Working with computers, be it system administration, or software development, as a profession, is a young one. As such, it has many ailments of youth: there is a tendency to lose track of a proper work/life balance, there is rampant professional burnout, there is career euthanasia.
One of the most striking ailments of the computing profession is the lack gender diversity. I have no doubt that having more women practice this profession will benefit it greatly and enhance its contribution to humanity. The few women in this profession, I’ve had the pleasure of meeting in my career, were, with no exception, remarkable and brilliant. I believe improving gender diversity will go a long way in tending other ailments of the profession I’ve mentioned.
So what can we, as veteran practitioners of the computing profession, charged with educating the next generation of practitioners, do to improve sexual diversity on our profession? We can start be telling young people that some of the most important tricks of the trade were dreamed up by woman. We can tell them the story of Grace Hopper.
This photography technique produces awesome results, maybe some of my photographer friends would like to try it? What really impresses me about this, is that this is an art form that could only come into widespread use today, when video screens are ubiquitous and digital images are extremely cheap to make. Truly, a 21st century art.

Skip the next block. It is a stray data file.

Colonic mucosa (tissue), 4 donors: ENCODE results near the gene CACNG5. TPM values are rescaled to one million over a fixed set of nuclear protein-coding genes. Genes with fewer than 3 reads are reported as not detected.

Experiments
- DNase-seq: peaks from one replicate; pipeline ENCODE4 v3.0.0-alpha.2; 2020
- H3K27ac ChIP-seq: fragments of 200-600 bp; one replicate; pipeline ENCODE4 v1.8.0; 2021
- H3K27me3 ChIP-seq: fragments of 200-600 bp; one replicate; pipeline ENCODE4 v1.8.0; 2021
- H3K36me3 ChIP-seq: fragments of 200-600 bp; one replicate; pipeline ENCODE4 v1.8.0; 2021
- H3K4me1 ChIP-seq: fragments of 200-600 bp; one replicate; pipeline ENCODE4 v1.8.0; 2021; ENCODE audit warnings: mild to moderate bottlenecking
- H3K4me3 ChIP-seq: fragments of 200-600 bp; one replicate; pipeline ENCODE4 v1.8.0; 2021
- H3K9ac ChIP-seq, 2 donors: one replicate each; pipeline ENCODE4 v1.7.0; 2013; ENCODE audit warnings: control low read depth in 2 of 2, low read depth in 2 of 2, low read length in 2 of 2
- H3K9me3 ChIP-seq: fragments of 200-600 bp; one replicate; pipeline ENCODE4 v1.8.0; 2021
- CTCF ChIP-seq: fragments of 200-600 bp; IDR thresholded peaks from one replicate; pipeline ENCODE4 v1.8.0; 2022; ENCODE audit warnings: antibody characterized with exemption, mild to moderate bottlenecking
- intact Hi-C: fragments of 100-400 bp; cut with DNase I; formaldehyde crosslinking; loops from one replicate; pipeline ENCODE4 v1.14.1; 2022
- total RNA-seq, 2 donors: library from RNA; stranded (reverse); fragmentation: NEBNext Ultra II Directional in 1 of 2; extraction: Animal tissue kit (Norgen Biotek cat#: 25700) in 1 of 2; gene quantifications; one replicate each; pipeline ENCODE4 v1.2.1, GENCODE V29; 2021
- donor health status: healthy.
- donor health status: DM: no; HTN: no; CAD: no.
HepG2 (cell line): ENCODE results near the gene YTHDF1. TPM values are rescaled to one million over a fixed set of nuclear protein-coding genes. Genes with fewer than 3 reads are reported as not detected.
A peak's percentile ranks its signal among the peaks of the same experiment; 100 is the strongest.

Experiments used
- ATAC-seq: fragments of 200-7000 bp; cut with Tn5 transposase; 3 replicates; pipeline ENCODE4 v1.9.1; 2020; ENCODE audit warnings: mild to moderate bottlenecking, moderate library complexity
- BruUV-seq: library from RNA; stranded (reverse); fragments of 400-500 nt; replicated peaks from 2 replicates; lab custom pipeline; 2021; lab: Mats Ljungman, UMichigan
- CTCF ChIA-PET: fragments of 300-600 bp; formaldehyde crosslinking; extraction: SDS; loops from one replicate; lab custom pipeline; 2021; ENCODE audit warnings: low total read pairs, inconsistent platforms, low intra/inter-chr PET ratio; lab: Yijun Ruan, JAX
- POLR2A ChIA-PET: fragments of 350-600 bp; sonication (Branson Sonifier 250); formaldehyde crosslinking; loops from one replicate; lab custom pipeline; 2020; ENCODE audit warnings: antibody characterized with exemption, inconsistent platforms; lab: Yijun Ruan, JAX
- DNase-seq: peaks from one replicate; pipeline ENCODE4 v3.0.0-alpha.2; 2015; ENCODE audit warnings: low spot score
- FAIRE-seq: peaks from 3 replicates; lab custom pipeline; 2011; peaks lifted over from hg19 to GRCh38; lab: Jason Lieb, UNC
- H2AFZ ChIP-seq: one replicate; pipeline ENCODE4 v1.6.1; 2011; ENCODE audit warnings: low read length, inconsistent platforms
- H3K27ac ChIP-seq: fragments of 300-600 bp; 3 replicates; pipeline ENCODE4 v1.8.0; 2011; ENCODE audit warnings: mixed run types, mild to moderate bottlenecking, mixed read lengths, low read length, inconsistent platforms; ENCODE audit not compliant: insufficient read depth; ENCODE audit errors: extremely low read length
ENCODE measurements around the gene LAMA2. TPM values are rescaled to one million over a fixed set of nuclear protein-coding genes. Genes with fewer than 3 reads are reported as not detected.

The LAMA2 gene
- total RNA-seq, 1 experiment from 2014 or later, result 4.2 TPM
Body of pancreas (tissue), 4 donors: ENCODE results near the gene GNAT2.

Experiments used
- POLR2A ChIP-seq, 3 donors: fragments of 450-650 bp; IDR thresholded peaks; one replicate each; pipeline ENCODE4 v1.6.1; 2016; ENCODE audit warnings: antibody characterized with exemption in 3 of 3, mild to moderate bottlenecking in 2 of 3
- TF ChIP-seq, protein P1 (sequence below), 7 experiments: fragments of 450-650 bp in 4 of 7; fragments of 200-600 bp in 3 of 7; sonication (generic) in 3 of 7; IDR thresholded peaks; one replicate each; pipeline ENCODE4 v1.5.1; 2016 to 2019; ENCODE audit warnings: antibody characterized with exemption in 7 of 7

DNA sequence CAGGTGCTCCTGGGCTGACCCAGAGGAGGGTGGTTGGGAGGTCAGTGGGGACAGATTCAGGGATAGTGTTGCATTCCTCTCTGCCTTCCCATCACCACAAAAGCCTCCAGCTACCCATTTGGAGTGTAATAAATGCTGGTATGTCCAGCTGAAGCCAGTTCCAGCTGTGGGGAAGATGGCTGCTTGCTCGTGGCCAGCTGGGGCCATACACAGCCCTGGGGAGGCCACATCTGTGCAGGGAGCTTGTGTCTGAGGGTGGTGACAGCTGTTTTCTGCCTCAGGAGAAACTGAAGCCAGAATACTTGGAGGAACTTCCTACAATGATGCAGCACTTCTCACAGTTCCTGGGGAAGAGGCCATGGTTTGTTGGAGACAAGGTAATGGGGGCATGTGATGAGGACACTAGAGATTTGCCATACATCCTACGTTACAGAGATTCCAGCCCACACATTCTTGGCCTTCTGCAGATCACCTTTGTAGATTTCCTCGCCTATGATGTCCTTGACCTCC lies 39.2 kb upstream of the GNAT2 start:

The release of Google’s ‘Go’ language seems to have shaken the world of computer languages in general and native-compiled languages in particular. That world was exclusively dominated by C and C++, but now we’re seeing more and more new languages appear and gain programmer mind-share.
In recent years, it seems the progress of programming languages was happening mainly in the realms of interpreted languages and byte-code-compiled languages. Native-compiled languages looking to attract developers accustomed to the convenience of those languages must provide similarly convenient features. The D language is no exception for this rule, hence it provides the following features:
Type inference – So programmers don’t need to manually specify the type of each variable.
Automatic memory and resource management. D includes a garbage collector as well as a ‘scope’ statement that allows setting up code to always run when exiting the current scope (Looks and feels similar to the ‘trap’ statement of shell languages).
Built-in high-level data structures such as hashes and dynamic arrays.
The lecture recounts the same themes and ideas he talked about in numerous other lectures and wrote about in his book “Information Doesn’t Want to Be Free“. The difference about this lecture is that it was targeted at a somewhat less-technically oriented audience, and therefore includes basic high-level explanations as to why there are no such things as “golden keys” to cryptography.
I recommend sharing this with less technically inclined friends and family who care about freedom, surveillance and related policy.